Now That’s Commitment: Murphy’s Law and the Commercial Medical Escort Story
We’ve all experienced Murphy’s Law (anything that can go wrong, will). One of our best medical transport paramedics, Jim, had a day like that a few months ago. It seemed like the universe was conspiring against him. Yet through it all, Jim kept his steady focus on doing what was right for his patient – through it all. Here’s his story.
The day started with an early flight from Jim’s home base in Florida to Omaha, Nebraska. There, the 15-year paramedic and longtime commercial medical escort was set to meet our patient, the patient’s wife, and their daughter and escort them on a commercial flight to Bulgaria.
Suddenly, there was panic on the jet way. A passenger in line in front of Jim had gone into cardiac arrest. Jim, of course, jumped in to help. He started CPR and called for the medical equipment off of the airplane. Then he helped bring the passenger to the ambulance. By the time Jim got back to the gate, the airline had pulled his bags off the plane and taken off for Omaha.
No Medical Fit-to-Fly Information Form No Go
Jim ended up getting another (albeit incredibly circuitous) flight to Omaha, making it in time to meet the patient for the flight to Bulgaria. But while Jim and his personal baggage were in Omaha, the oxygen concentrator he had checked onto the plane in Florida was not. The airline hadn’t taken it off that original plane, sending it instead on to some other destination.
We tried to find an oxygen concentrator within any kind of driving distance of Omaha, but there was none to be found. Fortunately, not having the oxygen concentrator was an issue that Jim could fairly easily resolve – he could use the airline’s on-board oxygen if the patient needed it.
The problem that could have derailed the transport (indeed, it nearly did) was that the information on the medical fit-to-fly information form (MEDIF) absolutely has to match the patient. If the MEDIF says the patient is travelling with an oxygen concentrator, the airline isn’t going to let the patient on board without that oxygen concentrator.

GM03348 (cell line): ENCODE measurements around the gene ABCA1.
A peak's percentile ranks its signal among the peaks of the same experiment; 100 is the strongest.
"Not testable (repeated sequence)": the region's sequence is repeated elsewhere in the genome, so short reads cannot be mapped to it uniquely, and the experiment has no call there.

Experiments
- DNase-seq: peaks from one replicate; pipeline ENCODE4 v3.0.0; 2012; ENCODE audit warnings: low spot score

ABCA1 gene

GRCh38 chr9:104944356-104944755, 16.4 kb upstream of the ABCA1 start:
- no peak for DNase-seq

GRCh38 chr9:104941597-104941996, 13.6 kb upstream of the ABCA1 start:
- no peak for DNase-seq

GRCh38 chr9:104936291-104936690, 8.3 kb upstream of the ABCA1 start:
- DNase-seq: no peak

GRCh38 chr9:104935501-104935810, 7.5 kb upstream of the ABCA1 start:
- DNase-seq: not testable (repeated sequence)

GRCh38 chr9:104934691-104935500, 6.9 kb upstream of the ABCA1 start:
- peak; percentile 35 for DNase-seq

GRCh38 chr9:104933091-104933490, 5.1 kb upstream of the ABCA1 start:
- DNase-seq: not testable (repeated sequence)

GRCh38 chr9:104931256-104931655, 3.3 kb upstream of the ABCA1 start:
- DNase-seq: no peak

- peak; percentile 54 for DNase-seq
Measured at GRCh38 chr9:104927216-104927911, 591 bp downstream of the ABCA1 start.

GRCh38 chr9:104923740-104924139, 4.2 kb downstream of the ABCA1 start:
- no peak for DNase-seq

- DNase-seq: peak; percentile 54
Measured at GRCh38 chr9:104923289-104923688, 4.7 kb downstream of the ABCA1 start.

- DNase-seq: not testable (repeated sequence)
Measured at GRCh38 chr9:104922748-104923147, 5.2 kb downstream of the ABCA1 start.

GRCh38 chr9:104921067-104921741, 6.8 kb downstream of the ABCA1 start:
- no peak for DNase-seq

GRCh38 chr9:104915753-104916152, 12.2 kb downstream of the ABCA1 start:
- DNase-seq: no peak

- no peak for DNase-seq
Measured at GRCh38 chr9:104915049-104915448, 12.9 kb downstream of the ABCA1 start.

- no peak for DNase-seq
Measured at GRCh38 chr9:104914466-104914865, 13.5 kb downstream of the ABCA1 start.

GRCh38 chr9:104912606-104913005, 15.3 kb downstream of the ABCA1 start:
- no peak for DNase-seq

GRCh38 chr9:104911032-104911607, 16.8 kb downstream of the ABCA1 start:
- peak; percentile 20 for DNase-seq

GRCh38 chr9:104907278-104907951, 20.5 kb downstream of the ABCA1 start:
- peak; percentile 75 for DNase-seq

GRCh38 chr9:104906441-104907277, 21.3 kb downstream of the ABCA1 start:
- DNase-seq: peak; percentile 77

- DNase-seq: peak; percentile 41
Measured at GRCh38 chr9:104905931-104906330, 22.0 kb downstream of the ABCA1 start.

Just redo the paperwork? Easier said than done. Typically the process of completing the MEDIF and getting all of the proper signatures then submitting it to and getting it approved by the airline takes about two days. Jim and his patient had two hours. Jim and I worked together faxing back and forth, to and fro, for every minute of those two hours. Literally minutes before closing the airplane doors, the airline approved the new MEDIF and let Jim and his patient on board.
A rickshaw? Really? Not for this commercial medical escort
When we arranged the commercial medical escort, the patient’s family told us they would take care of the patient after he arrived at the airport in Bulgaria – they would be responsible for getting him to the proper care facility. So Jim’s plan was to stay at the airport until his return flight home. That was his plan, anyway, until he saw the rickshaw (literally) that arrived at the airport to pick up his patient.
Forever dedicated to the patient, Jim changed his plans. He hired an ambulance to bring the patient to the receiving hospital. At that point, he could have put the patient in the ambulance and bid them good luck, but he was concerned about the plans that had been set by the family and wanted to ensure the patient made it to an appropriate care facility.
Good thing. The doctor at the receiving facility that had agreed to take the patient refused, saying that the patient was too sick. At the second care facility, no one was there to accept the patient. The third facility was not open at all. Six hours, one en-route breathing treatment, and four facilities later Jim finally found an emergency room that would take the patient into appropriate care.
The morals of the story are these: We’ve all had experiences where it seems like all of our best laid plans go awry. The same happens in medical transportation. But even on those days, MedFlight911 still takes care of the patient, getting him where he needs to go. Because we’re experienced medical transport professionals with a network of resources, we’re able to overcome obstacles. And more than anything, we’re committed to our patients, every step of the way – and beyond. Clearly.